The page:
Welcome to Richard Clarke's website.

Having been a secondary school history teacher for 36 years and prison tutor for three I now focus on developing my interest in landscape history and on fostering an interest in others as a speaker, tutor, writer, guide and researcher (house and church).

I am available for consultation in areas such as:
  • Illustrated talks;
  • Presentations;
  • Guiding;
  • Articles;
  • Research.
Recent Posts
Views of the Humber 13.
Views of the Humber 13.

Above a somewhat unusual angle not showing Trent Falls but the end of the scarp slope of the Lincolnshire Wolds and the plantation (woodland) through which the A1077 snakes down the steep gradient into... [more]

Views of the Humber 12.
Views of the Humber 12.

Today’s picture from the recent walk (s.p.b.s) was taken from the side of Elloughton Wold, looking south-east over Elloughton village, across a section of the middle-reaches of the Estuary to the south bank beyond.... [more]

Views of the Humber 11.
Views of the Humber 11.

Recently went on a walk up and down some vales and wolds on the southern edge of the Yorkshire Wolds which afforded some panoramic views over the Humber. Starting on Beverley Road, South Cave... [more]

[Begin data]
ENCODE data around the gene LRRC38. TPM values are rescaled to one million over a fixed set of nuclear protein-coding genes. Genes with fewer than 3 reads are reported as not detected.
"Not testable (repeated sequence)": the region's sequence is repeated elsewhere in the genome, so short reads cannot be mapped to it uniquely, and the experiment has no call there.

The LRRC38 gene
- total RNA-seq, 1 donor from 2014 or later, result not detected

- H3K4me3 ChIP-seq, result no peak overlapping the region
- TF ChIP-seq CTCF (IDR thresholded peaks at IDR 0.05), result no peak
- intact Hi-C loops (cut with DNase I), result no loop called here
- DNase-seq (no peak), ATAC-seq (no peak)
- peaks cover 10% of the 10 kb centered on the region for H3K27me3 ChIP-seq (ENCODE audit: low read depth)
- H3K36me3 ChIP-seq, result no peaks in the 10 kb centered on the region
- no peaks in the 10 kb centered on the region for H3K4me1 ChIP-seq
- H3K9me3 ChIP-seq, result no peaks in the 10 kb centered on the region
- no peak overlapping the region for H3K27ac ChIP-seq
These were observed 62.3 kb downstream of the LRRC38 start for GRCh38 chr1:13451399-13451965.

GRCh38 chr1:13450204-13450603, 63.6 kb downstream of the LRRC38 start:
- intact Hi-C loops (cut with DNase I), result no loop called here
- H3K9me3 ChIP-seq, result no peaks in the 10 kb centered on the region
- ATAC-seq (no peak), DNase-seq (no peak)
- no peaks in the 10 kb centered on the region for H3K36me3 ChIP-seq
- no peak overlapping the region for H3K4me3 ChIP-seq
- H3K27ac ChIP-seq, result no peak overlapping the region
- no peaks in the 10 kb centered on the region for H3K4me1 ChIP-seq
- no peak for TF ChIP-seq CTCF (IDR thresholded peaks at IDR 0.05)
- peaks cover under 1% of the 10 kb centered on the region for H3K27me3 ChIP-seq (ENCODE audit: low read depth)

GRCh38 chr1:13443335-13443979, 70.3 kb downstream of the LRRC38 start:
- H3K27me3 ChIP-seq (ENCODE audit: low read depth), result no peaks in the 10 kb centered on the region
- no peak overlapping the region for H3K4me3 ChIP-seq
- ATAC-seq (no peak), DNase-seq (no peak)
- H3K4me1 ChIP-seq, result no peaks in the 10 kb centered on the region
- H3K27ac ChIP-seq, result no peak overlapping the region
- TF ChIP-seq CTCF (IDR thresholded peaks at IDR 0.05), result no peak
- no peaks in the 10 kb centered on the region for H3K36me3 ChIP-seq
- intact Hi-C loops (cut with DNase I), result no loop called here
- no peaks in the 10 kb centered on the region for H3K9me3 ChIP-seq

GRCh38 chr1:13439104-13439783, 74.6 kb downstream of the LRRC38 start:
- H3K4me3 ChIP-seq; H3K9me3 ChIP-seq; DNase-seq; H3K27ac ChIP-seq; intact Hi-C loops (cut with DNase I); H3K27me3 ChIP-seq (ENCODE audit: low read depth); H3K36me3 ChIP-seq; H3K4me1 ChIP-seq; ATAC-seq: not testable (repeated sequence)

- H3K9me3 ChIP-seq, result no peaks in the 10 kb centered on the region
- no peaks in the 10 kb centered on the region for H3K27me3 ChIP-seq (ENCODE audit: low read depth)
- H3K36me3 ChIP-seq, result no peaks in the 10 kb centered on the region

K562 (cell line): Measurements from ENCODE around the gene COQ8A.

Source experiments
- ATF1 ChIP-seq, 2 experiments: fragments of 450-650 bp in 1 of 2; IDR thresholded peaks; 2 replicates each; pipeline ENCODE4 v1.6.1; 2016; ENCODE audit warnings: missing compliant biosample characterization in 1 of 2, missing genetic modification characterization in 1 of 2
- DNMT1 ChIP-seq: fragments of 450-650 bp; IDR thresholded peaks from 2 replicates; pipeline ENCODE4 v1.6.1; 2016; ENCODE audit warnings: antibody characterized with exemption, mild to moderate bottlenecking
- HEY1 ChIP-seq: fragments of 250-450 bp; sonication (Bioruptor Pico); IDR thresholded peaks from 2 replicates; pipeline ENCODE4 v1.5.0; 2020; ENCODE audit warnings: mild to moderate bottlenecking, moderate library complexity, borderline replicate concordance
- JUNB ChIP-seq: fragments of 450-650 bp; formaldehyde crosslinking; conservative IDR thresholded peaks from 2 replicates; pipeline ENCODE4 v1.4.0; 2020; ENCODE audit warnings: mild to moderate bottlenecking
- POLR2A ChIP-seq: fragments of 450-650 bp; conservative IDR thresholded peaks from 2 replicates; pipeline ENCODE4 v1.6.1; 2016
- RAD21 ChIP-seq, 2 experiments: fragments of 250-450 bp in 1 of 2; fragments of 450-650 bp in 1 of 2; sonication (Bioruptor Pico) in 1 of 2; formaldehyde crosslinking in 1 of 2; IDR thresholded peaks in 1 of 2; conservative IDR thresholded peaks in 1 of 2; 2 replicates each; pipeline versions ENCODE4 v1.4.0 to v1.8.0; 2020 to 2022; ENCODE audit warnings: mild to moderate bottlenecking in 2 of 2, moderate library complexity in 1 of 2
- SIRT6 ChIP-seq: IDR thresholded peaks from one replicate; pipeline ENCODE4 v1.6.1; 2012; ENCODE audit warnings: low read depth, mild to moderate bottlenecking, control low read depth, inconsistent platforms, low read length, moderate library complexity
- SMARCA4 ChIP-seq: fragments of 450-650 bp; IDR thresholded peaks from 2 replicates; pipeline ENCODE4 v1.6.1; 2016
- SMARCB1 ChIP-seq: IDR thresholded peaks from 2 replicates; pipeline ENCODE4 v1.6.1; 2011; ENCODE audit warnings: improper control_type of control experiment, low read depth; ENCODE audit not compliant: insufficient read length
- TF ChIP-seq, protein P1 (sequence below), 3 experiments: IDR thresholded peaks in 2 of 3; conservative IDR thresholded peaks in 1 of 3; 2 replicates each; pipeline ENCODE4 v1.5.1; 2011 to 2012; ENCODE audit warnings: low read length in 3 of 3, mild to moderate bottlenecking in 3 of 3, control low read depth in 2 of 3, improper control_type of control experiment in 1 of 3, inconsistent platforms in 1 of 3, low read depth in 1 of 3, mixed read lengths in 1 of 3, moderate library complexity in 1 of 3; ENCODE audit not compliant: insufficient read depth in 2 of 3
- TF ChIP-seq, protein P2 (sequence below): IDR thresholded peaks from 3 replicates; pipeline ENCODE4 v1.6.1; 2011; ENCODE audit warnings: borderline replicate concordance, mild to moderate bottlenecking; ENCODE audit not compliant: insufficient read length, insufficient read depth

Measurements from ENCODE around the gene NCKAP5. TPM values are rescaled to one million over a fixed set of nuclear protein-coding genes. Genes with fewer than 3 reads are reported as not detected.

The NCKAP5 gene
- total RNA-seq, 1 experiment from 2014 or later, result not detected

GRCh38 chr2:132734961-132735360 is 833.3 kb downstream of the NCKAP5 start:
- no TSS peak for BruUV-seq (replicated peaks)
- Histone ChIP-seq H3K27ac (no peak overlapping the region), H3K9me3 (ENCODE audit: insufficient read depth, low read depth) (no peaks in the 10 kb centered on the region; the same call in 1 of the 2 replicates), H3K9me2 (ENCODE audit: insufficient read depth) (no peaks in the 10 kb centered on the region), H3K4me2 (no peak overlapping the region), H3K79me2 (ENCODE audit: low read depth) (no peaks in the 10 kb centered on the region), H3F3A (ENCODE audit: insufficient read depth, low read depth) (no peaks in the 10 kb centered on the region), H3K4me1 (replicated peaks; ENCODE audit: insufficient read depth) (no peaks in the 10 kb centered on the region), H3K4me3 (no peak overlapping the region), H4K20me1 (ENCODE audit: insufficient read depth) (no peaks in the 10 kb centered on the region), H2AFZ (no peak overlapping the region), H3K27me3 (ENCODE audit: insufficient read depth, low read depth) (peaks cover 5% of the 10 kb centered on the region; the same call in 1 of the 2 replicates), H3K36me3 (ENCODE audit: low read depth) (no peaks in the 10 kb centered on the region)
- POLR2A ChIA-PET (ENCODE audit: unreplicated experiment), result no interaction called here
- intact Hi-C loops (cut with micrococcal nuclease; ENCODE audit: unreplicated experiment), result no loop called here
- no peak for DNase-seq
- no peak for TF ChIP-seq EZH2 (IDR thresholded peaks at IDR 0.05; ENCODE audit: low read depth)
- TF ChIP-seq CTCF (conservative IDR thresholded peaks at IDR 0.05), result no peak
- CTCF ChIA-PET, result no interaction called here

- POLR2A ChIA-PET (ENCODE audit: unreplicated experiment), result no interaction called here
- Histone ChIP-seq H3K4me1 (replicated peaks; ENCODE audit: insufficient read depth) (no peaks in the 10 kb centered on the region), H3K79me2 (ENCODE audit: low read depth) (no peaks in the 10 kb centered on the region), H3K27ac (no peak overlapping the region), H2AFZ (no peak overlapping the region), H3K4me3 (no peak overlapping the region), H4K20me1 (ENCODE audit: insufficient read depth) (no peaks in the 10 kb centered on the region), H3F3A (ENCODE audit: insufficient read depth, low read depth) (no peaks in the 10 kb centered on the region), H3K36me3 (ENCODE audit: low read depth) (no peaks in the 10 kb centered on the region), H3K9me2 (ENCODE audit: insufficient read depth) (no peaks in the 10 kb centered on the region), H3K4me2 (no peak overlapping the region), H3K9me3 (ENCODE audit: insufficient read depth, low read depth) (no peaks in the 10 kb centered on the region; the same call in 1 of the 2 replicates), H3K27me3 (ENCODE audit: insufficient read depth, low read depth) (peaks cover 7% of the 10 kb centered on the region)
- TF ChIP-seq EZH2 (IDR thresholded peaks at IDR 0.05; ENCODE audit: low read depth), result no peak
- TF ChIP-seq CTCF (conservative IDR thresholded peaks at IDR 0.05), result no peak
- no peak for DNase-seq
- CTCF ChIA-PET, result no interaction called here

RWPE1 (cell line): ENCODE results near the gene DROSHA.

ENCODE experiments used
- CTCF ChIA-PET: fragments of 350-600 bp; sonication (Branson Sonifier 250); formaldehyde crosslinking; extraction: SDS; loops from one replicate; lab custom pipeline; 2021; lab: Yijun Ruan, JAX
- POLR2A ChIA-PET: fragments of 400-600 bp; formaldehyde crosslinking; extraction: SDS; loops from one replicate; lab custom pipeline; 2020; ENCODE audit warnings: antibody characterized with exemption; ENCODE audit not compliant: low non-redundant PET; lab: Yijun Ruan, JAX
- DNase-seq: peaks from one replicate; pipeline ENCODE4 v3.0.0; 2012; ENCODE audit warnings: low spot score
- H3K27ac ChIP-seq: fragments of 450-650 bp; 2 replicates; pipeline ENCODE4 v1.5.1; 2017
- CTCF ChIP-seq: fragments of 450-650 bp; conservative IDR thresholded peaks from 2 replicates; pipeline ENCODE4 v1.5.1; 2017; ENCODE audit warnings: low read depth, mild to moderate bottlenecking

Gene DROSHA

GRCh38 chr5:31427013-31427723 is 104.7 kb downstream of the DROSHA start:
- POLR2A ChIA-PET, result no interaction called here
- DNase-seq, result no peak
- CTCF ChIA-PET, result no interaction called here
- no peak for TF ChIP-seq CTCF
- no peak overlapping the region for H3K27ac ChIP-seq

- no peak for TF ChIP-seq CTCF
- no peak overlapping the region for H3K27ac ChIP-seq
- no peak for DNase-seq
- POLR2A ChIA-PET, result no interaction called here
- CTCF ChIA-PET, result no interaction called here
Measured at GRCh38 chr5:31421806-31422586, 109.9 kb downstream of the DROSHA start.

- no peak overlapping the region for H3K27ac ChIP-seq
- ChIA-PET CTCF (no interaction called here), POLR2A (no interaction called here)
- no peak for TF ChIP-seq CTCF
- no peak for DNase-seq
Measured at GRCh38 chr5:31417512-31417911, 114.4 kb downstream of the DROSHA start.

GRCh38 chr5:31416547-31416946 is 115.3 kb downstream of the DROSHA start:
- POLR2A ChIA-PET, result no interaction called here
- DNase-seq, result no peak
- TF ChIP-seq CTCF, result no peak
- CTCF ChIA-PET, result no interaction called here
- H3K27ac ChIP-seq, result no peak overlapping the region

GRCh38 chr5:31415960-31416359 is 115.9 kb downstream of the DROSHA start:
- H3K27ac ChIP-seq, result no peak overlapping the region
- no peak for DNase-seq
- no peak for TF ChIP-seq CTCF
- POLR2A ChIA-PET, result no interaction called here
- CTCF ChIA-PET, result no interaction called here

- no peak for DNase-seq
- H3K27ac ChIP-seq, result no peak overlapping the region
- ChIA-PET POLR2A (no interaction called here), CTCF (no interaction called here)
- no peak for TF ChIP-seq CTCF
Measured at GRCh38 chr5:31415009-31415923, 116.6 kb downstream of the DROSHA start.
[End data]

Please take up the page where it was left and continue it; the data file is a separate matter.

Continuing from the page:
Views of the Humber 10.
Views of the Humber 10.

The last of the four sections of John Scott’s navigational map (1734) of the Humber Estuary shows the top part of mouth of the Estuary, The map extending as far south as ‘Donner Ness’... [more]

Views of the Humber 9.
Views of the Humber 9.

This third extract from Scott’s 18th century navigational map shows the area of the lower Humber Estuary between Grimsby on the south bank and Easington on the north. It shows the then Sunk Island... [more]

Views of the Humber 8.
Views of the Humber 8.

Another view from the same point as two blogs back, view north-north-east across the Estuary to the southern Yorkshire Wolds beyond. The farm-house and buildings centre known as ‘Poor Farm’, not because of the... [more]